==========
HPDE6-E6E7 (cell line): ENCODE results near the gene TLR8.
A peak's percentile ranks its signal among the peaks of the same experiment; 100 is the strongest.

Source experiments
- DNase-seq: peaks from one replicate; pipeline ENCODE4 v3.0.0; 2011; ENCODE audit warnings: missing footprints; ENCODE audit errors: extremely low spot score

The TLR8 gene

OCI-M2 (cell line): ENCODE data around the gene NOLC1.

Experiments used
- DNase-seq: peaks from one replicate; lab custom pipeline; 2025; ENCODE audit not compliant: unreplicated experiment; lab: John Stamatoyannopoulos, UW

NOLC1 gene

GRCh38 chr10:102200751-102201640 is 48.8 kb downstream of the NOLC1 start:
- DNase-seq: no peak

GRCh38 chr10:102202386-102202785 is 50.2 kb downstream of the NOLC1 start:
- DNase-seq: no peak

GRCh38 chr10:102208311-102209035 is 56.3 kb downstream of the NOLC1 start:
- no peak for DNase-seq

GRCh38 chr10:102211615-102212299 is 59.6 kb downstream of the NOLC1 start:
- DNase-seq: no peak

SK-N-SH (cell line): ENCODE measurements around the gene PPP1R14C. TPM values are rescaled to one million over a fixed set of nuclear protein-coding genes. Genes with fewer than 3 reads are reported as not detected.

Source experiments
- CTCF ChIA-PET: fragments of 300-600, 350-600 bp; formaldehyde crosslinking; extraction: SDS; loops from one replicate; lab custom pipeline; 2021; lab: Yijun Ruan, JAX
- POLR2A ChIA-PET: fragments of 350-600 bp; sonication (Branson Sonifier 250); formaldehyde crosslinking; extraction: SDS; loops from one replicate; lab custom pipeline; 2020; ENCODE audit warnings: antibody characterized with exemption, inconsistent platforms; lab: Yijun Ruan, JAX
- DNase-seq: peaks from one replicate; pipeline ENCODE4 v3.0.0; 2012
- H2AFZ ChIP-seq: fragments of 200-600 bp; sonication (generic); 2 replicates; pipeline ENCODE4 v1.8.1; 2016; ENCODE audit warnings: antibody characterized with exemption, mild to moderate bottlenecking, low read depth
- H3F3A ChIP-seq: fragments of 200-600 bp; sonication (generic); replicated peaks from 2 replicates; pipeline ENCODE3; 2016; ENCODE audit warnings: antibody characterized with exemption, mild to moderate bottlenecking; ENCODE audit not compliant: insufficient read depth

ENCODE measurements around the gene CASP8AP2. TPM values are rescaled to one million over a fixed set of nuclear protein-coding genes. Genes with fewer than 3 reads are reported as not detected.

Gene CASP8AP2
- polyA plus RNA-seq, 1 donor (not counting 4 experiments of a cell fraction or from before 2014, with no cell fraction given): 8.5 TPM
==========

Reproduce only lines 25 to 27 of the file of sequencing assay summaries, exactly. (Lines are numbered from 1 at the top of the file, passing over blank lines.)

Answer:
ENCODE measurements around the gene CASP8AP2. TPM values are rescaled to one million over a fixed set of nuclear protein-coding genes. Genes with fewer than 3 reads are reported as not detected.

Gene CASP8AP2
- polyA plus RNA-seq, 1 donor (not counting 4 experiments of a cell fraction or from before 2014, with no cell fraction given): 8.5 TPM